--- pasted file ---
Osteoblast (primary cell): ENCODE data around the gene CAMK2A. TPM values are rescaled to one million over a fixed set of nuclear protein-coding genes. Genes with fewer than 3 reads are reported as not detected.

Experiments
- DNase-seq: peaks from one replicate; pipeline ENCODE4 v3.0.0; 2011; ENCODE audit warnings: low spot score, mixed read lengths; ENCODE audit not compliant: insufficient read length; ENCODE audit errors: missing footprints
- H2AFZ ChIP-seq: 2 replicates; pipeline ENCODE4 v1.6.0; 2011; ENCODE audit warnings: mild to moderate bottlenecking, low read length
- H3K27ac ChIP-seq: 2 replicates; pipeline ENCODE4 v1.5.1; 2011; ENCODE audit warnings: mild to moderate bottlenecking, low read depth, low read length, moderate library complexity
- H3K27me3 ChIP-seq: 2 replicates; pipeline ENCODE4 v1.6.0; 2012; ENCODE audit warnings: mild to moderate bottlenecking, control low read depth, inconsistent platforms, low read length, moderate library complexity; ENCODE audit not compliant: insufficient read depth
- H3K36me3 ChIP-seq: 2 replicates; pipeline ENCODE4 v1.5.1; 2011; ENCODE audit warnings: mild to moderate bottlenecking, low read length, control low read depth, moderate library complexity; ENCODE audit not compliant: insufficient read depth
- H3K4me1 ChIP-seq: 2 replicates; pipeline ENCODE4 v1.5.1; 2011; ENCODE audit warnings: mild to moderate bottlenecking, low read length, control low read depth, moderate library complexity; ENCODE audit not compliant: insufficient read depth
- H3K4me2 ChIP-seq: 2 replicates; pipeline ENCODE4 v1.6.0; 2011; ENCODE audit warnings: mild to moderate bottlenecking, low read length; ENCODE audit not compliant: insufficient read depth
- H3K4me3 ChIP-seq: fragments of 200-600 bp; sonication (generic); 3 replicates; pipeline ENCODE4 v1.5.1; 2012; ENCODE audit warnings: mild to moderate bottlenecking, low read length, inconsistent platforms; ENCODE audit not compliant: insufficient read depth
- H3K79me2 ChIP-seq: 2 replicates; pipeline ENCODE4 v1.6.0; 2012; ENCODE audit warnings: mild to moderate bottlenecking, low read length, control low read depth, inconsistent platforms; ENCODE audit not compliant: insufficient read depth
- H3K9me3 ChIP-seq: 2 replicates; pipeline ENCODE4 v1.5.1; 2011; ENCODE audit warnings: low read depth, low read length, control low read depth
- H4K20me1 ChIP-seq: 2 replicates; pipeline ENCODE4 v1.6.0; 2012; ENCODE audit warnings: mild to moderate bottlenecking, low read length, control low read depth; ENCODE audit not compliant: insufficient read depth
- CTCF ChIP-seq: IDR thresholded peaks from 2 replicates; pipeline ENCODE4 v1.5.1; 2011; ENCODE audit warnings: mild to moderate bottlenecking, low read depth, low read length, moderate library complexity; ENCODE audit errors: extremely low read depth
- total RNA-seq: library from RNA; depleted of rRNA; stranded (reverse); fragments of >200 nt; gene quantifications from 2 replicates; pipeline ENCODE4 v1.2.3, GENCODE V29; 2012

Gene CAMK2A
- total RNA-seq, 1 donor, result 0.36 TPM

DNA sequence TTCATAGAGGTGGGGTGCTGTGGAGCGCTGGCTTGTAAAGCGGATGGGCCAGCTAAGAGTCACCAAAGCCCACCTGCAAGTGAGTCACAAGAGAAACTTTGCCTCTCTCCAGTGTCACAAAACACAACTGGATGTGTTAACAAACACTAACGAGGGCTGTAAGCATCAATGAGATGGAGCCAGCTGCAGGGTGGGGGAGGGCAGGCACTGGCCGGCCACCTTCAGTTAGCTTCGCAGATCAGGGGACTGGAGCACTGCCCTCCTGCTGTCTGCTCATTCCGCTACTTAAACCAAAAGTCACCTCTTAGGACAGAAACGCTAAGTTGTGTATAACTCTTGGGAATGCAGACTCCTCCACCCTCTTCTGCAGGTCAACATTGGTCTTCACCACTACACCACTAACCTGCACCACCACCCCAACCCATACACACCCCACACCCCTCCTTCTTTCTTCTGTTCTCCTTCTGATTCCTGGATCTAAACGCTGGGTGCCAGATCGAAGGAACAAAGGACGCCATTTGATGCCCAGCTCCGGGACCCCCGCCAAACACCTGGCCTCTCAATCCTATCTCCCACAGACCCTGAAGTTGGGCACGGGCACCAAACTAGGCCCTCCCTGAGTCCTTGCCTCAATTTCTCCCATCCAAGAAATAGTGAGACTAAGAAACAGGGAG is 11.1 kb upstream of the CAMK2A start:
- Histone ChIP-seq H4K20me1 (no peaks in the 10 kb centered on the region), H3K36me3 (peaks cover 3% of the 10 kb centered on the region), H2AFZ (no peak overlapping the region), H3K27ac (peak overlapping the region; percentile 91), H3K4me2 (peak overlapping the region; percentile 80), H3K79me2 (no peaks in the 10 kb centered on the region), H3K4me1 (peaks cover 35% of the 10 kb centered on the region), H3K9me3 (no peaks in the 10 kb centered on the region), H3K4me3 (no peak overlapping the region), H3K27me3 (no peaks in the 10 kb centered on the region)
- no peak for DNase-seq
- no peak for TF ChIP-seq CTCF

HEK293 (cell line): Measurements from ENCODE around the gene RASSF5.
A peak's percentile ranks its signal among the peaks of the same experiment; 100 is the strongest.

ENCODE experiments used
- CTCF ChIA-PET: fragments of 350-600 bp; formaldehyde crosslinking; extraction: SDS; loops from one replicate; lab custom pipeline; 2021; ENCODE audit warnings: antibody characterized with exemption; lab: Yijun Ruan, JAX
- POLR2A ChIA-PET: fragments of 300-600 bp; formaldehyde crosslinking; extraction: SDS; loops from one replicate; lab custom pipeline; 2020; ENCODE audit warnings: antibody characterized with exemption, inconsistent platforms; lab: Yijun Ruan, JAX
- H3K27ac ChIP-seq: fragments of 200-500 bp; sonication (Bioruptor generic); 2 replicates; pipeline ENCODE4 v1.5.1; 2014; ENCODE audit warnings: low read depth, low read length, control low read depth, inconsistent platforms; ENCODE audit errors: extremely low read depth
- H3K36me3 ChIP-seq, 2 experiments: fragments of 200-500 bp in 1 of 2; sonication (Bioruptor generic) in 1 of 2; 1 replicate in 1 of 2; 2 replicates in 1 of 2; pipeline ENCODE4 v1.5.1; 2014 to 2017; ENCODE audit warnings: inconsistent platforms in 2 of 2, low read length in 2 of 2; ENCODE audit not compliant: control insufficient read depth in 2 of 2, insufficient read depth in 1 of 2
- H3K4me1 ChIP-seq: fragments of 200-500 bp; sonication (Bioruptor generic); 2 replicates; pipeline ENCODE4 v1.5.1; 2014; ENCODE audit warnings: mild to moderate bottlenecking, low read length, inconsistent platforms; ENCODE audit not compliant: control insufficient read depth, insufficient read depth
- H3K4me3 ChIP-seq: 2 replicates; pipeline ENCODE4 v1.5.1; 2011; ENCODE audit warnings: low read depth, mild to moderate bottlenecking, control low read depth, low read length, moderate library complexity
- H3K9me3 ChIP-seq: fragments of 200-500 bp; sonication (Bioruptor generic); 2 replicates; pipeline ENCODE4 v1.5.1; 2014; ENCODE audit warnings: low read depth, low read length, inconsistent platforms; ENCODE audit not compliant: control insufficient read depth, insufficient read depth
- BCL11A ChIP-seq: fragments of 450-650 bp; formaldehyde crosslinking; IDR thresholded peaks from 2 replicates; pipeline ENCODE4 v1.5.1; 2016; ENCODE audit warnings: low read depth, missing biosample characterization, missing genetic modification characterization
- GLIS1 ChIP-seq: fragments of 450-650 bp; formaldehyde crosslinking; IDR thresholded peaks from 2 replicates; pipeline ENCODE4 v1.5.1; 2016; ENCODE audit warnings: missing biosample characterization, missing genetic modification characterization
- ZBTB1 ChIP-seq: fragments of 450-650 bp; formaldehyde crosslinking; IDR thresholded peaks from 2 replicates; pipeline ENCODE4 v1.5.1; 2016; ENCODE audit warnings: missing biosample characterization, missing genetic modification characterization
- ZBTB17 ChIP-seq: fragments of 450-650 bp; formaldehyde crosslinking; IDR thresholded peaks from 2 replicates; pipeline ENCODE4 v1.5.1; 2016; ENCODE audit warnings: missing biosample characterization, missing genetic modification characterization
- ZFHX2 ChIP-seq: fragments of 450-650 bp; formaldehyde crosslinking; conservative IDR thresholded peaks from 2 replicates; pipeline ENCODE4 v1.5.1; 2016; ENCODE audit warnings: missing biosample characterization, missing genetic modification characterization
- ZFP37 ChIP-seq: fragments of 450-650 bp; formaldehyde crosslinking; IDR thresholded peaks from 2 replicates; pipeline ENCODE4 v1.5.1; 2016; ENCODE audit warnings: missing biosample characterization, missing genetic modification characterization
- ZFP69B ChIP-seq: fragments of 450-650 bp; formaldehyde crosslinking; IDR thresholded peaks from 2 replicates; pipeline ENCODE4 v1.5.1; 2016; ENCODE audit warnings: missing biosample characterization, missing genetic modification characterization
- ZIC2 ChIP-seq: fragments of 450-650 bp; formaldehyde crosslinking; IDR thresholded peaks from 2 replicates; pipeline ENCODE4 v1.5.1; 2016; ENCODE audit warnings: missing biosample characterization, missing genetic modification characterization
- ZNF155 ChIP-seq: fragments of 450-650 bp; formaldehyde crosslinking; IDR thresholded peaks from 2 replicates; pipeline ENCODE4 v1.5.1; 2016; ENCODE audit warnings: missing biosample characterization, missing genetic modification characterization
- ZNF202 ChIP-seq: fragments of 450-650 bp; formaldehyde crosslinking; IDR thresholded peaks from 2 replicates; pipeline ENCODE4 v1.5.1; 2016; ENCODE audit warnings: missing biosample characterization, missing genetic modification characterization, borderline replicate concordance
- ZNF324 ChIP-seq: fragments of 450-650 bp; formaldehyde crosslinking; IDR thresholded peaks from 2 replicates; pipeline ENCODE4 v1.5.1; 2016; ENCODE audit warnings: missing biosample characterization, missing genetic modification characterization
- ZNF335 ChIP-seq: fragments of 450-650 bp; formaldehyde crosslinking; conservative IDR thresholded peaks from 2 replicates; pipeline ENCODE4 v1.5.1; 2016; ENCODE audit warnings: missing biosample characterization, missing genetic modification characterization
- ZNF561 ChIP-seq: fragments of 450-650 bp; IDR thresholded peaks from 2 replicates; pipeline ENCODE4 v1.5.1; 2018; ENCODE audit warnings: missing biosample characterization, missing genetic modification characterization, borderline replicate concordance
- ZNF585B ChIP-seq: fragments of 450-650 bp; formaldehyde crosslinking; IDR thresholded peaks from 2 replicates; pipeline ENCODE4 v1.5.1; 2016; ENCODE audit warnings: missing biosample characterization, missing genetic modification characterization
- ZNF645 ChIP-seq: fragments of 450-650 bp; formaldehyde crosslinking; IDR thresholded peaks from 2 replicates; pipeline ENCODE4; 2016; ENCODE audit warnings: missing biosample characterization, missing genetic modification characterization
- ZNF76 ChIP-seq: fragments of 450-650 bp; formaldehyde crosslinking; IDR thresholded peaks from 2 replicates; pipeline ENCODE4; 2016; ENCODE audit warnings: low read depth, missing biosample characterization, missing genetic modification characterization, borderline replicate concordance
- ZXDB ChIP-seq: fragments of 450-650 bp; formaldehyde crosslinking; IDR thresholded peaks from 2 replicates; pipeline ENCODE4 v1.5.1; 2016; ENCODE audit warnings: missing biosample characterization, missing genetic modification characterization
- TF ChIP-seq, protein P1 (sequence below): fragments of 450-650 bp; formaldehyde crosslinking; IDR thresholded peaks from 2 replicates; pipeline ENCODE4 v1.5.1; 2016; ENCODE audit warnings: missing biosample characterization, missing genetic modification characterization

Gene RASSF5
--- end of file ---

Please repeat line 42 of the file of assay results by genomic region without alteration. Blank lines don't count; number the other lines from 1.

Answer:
- ZNF324 ChIP-seq: fragments of 450-650 bp; formaldehyde crosslinking; IDR thresholded peaks from 2 replicates; pipeline ENCODE4 v1.5.1; 2016; ENCODE audit warnings: missing biosample characterization, missing genetic modification characterization